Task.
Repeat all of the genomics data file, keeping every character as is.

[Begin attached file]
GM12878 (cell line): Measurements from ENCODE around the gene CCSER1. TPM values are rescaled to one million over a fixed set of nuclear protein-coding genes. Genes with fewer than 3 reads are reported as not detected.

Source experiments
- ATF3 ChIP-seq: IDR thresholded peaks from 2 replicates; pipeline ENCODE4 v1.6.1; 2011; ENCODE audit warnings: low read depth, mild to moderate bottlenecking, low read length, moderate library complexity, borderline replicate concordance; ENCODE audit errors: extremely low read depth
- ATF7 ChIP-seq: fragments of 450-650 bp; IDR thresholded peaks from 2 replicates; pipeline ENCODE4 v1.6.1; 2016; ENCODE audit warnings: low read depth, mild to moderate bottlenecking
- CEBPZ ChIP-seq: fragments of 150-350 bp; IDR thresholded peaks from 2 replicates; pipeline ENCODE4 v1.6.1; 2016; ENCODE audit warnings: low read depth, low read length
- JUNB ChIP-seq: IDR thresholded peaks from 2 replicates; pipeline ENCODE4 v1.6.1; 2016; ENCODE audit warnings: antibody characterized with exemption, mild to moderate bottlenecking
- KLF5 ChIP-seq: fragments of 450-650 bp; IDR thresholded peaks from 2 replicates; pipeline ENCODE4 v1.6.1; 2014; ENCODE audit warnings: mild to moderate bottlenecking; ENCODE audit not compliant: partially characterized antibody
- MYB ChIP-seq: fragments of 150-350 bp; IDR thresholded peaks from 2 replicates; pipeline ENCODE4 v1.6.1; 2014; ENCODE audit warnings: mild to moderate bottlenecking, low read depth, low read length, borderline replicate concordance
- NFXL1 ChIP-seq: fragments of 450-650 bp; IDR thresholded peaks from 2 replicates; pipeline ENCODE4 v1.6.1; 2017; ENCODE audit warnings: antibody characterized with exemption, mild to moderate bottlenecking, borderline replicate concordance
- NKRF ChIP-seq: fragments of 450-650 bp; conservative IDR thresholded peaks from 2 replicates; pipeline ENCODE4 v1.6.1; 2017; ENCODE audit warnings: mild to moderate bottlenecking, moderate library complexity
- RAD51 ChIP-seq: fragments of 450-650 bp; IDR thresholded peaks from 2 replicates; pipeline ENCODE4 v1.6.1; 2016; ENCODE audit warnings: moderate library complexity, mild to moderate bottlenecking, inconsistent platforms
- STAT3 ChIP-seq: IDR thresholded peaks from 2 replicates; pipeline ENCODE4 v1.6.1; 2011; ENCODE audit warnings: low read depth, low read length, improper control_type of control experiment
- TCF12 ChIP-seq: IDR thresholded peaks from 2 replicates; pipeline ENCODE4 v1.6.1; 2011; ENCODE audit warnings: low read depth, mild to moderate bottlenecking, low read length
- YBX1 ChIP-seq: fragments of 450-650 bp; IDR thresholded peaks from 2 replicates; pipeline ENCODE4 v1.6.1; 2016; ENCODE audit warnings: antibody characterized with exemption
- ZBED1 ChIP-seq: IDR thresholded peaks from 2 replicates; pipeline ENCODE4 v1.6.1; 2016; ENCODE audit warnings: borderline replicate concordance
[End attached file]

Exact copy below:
GM12878 (cell line): Measurements from ENCODE around the gene CCSER1. TPM values are rescaled to one million over a fixed set of nuclear protein-coding genes. Genes with fewer than 3 reads are reported as not detected.

Source experiments
- ATF3 ChIP-seq: IDR thresholded peaks from 2 replicates; pipeline ENCODE4 v1.6.1; 2011; ENCODE audit warnings: low read depth, mild to moderate bottlenecking, low read length, moderate library complexity, borderline replicate concordance; ENCODE audit errors: extremely low read depth
- ATF7 ChIP-seq: fragments of 450-650 bp; IDR thresholded peaks from 2 replicates; pipeline ENCODE4 v1.6.1; 2016; ENCODE audit warnings: low read depth, mild to moderate bottlenecking
- CEBPZ ChIP-seq: fragments of 150-350 bp; IDR thresholded peaks from 2 replicates; pipeline ENCODE4 v1.6.1; 2016; ENCODE audit warnings: low read depth, low read length
- JUNB ChIP-seq: IDR thresholded peaks from 2 replicates; pipeline ENCODE4 v1.6.1; 2016; ENCODE audit warnings: antibody characterized with exemption, mild to moderate bottlenecking
- KLF5 ChIP-seq: fragments of 450-650 bp; IDR thresholded peaks from 2 replicates; pipeline ENCODE4 v1.6.1; 2014; ENCODE audit warnings: mild to moderate bottlenecking; ENCODE audit not compliant: partially characterized antibody
- MYB ChIP-seq: fragments of 150-350 bp; IDR thresholded peaks from 2 replicates; pipeline ENCODE4 v1.6.1; 2014; ENCODE audit warnings: mild to moderate bottlenecking, low read depth, low read length, borderline replicate concordance
- NFXL1 ChIP-seq: fragments of 450-650 bp; IDR thresholded peaks from 2 replicates; pipeline ENCODE4 v1.6.1; 2017; ENCODE audit warnings: antibody characterized with exemption, mild to moderate bottlenecking, borderline replicate concordance
- NKRF ChIP-seq: fragments of 450-650 bp; conservative IDR thresholded peaks from 2 replicates; pipeline ENCODE4 v1.6.1; 2017; ENCODE audit warnings: mild to moderate bottlenecking, moderate library complexity
- RAD51 ChIP-seq: fragments of 450-650 bp; IDR thresholded peaks from 2 replicates; pipeline ENCODE4 v1.6.1; 2016; ENCODE audit warnings: moderate library complexity, mild to moderate bottlenecking, inconsistent platforms
- STAT3 ChIP-seq: IDR thresholded peaks from 2 replicates; pipeline ENCODE4 v1.6.1; 2011; ENCODE audit warnings: low read depth, low read length, improper control_type of control experiment
- TCF12 ChIP-seq: IDR thresholded peaks from 2 replicates; pipeline ENCODE4 v1.6.1; 2011; ENCODE audit warnings: low read depth, mild to moderate bottlenecking, low read length
- YBX1 ChIP-seq: fragments of 450-650 bp; IDR thresholded peaks from 2 replicates; pipeline ENCODE4 v1.6.1; 2016; ENCODE audit warnings: antibody characterized with exemption
- ZBED1 ChIP-seq: IDR thresholded peaks from 2 replicates; pipeline ENCODE4 v1.6.1; 2016; ENCODE audit warnings: borderline replicate concordance